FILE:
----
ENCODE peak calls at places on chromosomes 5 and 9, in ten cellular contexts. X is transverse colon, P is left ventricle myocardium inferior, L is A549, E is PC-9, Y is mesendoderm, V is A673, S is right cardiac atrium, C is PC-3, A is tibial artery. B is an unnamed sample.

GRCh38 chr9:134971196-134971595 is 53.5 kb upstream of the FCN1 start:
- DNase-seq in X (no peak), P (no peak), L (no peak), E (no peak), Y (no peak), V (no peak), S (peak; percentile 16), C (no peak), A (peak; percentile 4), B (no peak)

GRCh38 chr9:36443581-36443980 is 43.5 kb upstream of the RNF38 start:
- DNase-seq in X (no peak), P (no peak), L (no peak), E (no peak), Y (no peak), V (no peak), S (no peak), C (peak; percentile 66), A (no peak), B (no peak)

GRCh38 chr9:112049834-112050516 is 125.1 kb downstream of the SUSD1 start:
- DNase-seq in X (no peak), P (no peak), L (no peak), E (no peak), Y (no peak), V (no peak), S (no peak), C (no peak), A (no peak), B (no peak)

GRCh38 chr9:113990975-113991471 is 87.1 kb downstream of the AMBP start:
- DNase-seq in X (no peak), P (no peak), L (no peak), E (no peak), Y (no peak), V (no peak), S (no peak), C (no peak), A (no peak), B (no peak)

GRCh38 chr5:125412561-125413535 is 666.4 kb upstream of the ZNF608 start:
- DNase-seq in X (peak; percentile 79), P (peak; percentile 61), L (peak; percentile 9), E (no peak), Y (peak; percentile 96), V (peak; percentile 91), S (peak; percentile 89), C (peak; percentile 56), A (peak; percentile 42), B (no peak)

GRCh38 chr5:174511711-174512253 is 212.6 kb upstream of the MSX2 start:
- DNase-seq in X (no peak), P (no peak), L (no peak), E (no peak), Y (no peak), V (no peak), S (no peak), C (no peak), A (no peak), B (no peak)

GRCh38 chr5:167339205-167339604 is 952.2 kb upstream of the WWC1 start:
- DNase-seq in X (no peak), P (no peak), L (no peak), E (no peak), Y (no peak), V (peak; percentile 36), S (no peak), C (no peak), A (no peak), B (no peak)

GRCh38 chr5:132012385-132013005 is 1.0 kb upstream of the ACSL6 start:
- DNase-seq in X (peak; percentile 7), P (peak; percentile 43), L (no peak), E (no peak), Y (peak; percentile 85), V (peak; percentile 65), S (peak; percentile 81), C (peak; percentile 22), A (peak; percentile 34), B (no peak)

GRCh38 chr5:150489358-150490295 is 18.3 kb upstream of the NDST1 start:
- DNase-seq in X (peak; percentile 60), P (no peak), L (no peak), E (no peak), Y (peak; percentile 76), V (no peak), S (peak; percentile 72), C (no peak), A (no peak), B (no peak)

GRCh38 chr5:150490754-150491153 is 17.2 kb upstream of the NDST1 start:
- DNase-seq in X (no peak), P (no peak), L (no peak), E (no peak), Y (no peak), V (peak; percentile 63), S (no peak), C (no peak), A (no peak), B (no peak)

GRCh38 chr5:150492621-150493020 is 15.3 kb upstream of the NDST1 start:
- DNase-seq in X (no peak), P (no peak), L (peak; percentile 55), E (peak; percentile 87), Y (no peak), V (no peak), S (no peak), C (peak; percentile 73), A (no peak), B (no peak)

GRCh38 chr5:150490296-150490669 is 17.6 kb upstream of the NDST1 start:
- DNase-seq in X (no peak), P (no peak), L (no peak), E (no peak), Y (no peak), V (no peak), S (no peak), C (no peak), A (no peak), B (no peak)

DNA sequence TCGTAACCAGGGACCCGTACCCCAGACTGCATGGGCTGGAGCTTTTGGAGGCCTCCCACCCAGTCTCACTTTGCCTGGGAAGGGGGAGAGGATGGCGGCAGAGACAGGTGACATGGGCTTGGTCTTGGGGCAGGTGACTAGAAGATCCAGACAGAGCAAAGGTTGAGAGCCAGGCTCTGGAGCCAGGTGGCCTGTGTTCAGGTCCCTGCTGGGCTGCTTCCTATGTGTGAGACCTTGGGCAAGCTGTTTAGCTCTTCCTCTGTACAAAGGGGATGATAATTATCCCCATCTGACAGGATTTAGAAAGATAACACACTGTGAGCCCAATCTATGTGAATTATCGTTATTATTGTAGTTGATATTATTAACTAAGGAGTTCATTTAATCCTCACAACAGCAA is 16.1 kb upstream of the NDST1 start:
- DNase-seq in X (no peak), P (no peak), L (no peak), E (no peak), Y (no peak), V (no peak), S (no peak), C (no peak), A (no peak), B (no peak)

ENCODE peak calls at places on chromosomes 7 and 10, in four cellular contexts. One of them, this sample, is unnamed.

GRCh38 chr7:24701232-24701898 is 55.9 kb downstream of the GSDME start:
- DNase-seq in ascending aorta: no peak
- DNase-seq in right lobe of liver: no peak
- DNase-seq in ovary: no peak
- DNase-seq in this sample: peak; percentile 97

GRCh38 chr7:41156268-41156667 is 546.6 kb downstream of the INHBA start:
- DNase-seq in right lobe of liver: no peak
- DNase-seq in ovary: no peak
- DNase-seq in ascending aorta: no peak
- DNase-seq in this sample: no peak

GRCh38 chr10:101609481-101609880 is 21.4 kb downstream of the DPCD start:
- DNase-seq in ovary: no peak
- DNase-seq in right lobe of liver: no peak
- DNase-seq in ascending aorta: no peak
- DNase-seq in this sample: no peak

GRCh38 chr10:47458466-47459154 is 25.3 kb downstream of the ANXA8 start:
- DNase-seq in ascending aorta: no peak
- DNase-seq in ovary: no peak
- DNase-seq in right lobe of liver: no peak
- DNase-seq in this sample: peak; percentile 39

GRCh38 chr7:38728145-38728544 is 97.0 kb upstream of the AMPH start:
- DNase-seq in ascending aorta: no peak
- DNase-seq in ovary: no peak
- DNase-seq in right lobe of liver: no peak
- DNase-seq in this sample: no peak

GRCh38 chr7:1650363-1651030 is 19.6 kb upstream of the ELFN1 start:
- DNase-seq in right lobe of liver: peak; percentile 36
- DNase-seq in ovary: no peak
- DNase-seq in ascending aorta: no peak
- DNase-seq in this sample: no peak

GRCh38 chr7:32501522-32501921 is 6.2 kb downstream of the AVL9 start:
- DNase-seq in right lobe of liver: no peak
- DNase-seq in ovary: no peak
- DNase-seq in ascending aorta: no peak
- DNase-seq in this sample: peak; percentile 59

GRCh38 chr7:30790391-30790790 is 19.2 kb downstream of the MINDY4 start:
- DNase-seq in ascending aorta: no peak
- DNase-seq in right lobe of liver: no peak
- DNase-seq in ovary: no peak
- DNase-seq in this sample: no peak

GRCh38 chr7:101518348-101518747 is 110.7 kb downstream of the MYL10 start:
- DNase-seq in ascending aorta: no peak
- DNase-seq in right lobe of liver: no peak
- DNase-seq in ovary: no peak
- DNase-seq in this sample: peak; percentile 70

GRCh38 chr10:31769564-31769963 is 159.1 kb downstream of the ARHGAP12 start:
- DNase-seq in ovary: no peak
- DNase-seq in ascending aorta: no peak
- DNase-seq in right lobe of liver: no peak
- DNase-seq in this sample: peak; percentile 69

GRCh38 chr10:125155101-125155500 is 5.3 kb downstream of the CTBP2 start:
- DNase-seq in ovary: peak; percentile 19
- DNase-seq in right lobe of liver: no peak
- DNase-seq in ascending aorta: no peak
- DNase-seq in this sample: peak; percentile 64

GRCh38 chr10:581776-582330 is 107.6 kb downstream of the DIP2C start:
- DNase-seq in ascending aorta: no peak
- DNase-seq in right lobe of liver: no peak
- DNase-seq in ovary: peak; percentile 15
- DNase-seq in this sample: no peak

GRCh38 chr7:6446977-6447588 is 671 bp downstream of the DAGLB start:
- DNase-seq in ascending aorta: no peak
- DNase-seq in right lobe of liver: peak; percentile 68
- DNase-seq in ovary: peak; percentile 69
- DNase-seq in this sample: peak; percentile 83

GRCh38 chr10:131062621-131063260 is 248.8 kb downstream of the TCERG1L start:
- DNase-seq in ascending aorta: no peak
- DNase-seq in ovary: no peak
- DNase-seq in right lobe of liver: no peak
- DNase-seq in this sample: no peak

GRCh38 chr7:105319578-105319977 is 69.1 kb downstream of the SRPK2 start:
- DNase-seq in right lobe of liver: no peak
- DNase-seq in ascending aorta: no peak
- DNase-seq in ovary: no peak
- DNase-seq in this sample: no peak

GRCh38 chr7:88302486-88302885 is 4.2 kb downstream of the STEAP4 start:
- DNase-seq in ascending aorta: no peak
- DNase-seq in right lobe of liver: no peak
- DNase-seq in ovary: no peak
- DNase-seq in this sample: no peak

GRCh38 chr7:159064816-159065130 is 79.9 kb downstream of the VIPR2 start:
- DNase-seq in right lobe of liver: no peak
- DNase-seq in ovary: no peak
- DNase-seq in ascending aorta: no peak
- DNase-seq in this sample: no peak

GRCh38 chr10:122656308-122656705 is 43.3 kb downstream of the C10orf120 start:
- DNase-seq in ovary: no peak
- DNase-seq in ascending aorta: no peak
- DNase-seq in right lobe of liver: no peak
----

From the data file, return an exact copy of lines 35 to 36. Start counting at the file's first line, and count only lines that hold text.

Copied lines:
- DNase-seq in right lobe of liver: no peak
- DNase-seq in ovary: no peak